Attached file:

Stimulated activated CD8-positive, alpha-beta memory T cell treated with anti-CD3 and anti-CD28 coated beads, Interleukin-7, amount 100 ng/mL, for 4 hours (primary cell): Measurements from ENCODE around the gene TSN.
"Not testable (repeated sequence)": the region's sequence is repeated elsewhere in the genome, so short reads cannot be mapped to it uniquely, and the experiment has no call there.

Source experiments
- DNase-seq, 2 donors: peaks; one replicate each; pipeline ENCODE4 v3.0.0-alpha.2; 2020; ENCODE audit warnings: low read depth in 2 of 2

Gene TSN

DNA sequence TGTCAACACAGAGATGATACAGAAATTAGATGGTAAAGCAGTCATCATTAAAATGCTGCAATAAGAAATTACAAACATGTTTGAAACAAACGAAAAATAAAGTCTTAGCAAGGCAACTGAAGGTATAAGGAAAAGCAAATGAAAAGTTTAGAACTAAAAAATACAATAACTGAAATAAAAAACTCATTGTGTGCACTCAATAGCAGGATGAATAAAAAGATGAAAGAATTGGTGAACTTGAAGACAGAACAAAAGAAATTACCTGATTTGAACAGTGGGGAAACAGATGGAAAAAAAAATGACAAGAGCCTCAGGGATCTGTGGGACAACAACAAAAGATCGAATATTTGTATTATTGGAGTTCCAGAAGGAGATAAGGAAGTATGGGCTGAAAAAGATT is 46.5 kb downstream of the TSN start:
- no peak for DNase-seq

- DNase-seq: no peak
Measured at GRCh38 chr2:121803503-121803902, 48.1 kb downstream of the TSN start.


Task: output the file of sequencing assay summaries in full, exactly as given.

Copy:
Stimulated activated CD8-positive, alpha-beta memory T cell treated with anti-CD3 and anti-CD28 coated beads, Interleukin-7, amount 100 ng/mL, for 4 hours (primary cell): Measurements from ENCODE around the gene TSN.
"Not testable (repeated sequence)": the region's sequence is repeated elsewhere in the genome, so short reads cannot be mapped to it uniquely, and the experiment has no call there.

Source experiments
- DNase-seq, 2 donors: peaks; one replicate each; pipeline ENCODE4 v3.0.0-alpha.2; 2020; ENCODE audit warnings: low read depth in 2 of 2

Gene TSN

DNA sequence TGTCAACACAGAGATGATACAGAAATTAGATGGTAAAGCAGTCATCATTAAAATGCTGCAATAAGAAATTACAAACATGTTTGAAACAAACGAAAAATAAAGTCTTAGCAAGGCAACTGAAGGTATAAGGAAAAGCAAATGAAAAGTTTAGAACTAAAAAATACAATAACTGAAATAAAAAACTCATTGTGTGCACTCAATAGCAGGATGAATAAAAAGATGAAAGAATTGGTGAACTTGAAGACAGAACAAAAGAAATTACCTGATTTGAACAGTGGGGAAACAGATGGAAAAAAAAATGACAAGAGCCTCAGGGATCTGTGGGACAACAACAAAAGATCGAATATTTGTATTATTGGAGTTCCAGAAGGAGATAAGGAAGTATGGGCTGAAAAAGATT is 46.5 kb downstream of the TSN start:
- no peak for DNase-seq

- DNase-seq: no peak
Measured at GRCh38 chr2:121803503-121803902, 48.1 kb downstream of the TSN start.